How to Make Survival Kits

How to Make Survival Kits
Being practical, manageable and accessible are the keys to a good survival kit. There is no such thing as the all-around kit. If it is not suited for the environment, it probably won't be used. Also, a survival kit that's not easy to use or is bulky and heavy will become a nuisance and probably be left behind more often than carried. Keeping your kit in an easily accessed place and organized in a suitable container are very important. A suitable container may be as simple as a cardboard box, or it may need to be waterproof, insulated and buoyant. It depends upon the circumstances.

Instructions

Difficulty: Moderate

Step 1
Determine the kit's purpose. Decide on exactly what the kit will be used for. Is it for a car, house, extended backpacking trip, day trip or an offshore boat ride?
Step 2
Determine the region and environment the kit will be used in. Will it be used in a wilderness, urban, desert, mountainous, winter, coastal or rain-forest environment?
Step 3
Based on steps 1 and 2, form a list of possible survival scenarios you may encounter. Determine what your primary needs will be. Will they be warmth, shelter, food and water, medical, navigation, signaling or emergency repair? Use this list to guide you in constructing your survival kit.
Step 4
Pack appropriate clothing. The lightweight, airy clothing needed for a desert environment would not be suitable for the cold and snow of winter. Select extra clothing based upon the planned activity, region and time of year.
Step 5
Pack food and water in amounts appropriate for your activity. A simple day hike requires no more than a quart of water and a couple of energy bars. However, for an off-shore boat ride, it would be prudent to pack a couple of gallons of water and an entire box of energy bars.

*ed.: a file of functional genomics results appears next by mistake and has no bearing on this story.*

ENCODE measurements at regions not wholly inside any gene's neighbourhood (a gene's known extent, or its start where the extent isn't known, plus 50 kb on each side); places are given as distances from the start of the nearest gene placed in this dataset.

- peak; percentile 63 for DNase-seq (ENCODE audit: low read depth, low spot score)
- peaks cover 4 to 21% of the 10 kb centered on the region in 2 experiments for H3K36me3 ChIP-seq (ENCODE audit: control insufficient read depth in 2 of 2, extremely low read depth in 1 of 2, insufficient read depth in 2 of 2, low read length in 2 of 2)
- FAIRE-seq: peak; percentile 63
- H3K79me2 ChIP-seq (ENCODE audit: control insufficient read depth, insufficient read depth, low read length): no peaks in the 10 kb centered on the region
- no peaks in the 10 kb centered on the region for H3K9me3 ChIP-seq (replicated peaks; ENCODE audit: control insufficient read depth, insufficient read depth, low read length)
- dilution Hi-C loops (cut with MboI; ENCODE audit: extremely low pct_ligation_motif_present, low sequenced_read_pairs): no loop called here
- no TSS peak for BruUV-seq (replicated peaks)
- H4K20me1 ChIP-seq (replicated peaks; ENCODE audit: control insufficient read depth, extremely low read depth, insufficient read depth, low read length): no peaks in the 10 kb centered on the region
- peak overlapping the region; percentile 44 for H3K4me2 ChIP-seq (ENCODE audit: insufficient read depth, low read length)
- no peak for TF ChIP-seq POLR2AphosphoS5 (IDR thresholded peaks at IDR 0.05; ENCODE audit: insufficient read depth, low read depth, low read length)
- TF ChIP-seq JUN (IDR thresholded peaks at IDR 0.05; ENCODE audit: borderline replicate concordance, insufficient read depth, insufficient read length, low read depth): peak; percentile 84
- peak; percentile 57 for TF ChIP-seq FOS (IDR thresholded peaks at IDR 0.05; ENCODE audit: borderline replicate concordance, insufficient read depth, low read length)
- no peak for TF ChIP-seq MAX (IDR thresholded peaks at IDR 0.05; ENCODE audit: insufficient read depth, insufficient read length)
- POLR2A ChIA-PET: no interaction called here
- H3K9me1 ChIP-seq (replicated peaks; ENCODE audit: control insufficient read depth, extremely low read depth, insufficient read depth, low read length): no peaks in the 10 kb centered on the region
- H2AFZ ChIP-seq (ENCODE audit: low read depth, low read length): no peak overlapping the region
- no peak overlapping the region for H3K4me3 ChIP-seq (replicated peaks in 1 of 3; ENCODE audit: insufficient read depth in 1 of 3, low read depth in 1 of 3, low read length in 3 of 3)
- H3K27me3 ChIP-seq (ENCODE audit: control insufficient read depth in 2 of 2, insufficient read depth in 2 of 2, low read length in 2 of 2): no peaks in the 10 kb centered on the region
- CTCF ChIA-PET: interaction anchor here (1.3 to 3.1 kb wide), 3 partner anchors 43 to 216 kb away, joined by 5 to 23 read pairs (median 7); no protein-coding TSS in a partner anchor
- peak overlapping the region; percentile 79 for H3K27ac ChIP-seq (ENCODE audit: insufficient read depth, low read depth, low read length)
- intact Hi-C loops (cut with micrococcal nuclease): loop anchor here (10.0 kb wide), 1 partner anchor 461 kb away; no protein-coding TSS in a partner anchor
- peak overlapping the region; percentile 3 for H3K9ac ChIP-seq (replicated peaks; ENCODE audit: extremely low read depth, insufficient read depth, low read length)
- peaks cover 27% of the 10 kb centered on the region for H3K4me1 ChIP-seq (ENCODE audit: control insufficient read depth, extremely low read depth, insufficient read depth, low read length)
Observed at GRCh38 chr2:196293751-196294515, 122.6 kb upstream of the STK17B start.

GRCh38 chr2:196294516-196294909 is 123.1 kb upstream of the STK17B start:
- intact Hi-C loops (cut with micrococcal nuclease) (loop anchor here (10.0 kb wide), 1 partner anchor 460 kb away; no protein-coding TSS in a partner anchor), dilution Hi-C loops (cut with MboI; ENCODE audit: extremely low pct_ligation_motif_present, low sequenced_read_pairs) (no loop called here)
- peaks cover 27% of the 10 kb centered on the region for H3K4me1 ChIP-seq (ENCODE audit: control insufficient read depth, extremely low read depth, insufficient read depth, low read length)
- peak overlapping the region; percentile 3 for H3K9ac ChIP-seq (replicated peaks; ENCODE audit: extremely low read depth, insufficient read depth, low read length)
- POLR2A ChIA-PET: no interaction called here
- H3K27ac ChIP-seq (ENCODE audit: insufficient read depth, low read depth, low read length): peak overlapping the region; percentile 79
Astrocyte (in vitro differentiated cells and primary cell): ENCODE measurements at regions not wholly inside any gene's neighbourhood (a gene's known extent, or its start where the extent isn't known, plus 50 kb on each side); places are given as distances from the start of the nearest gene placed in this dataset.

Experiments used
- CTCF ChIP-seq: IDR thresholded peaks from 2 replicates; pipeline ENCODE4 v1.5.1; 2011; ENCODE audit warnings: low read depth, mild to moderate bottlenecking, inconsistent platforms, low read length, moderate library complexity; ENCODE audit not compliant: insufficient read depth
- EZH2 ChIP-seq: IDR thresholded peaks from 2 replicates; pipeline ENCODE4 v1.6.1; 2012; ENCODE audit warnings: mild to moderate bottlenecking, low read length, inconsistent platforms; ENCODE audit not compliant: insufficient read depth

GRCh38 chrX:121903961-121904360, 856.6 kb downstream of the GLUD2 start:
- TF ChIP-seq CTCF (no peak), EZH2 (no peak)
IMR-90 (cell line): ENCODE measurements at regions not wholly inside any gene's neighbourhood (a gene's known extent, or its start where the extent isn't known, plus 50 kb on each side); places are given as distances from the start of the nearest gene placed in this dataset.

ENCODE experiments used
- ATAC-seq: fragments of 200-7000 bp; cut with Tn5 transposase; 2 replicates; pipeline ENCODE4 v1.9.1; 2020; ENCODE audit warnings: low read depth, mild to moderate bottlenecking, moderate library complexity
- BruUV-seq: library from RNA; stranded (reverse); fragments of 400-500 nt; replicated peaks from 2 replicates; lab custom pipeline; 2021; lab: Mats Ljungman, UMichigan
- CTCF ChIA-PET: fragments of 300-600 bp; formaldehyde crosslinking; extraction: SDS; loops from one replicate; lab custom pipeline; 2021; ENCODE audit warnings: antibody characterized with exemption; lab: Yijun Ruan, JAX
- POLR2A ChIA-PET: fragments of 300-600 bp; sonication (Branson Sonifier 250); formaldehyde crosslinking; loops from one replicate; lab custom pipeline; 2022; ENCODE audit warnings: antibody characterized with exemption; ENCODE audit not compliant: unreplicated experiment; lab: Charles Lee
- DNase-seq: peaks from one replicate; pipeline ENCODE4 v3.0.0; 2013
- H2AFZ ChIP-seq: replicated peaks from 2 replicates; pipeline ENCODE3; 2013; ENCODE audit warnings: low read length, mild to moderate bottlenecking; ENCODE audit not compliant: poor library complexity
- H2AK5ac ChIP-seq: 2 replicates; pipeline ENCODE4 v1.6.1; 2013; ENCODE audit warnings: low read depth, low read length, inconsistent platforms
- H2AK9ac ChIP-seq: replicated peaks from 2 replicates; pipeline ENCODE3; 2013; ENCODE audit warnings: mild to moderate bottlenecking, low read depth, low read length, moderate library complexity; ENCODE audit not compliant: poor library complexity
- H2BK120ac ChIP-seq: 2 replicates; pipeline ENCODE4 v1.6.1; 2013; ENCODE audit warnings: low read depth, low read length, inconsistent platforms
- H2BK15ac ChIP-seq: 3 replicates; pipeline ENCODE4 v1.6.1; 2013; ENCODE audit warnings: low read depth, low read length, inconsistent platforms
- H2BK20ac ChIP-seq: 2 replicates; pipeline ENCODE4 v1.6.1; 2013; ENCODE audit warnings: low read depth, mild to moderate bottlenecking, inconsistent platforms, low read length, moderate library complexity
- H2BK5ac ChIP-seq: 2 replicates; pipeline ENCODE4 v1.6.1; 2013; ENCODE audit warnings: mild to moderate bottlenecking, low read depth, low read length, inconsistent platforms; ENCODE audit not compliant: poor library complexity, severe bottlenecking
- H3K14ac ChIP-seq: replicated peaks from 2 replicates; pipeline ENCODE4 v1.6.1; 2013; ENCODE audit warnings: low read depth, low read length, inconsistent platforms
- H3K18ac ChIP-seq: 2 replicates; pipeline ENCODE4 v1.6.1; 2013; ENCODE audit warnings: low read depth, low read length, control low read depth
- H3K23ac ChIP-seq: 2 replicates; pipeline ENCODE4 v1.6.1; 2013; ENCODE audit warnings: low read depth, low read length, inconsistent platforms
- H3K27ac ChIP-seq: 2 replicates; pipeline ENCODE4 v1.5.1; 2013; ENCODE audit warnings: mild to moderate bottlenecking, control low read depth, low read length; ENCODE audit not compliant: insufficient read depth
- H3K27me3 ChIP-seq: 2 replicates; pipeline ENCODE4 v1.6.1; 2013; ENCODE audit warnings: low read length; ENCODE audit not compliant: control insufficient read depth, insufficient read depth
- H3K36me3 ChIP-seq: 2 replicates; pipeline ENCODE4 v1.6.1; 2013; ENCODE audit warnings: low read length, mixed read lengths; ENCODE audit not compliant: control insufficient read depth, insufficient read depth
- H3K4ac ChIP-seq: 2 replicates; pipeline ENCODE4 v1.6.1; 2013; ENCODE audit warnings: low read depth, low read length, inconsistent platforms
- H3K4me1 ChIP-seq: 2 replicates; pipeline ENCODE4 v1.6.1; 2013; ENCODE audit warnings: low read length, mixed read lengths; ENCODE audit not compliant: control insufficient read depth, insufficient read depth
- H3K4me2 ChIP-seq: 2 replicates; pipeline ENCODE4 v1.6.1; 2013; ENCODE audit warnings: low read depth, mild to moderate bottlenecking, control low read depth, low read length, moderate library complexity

Step 6
Determine your first aid needs. Begin with a basic first aid kit and add to it accordingly. For example, if the situation threatens the possibility of an anaphylactic reaction, you might consider obtaining a prescription for an EpiPen and adding it to your kit.
Step 7
Pack basic survival items. Typically, any survival kit will include a flashlight, extra batteries, matches in a waterproof container, lighter, candle, emergency tarp or space blanket, 100 feet of parachute cord, two large black garbage bags, duct tape, metal cup, knife or multitool, map, compass, water purification tablets, signal mirror and a whistle.
Step 8
Looking back at your list from Step 3, determine any special items needed. For a winter car kit, you may include a shovel, wool blanket and a tow strap. For a boat, you may include a marine signal kit, extra life preservers, tool kit, spare parts and a bailing bucket.

Tips & Warnings

 
Organize related items into small compact compression sacks and label each sack with a permanent marker.
 
Pack your survival kit in a brightly colored container.

Resources

Article Written By Isaac Billings

Residing in northern Michigan, Isaac Billings began writing in 2009, with articles appearing on eHow, Trails and Run.com. A wilderness EMT-paramedic and wilderness instructor, Billings enjoys writing about the outdoors, running, health and nutrition. He holds an Associates of Applied Science in emergency medicine from North Central Michigan College.

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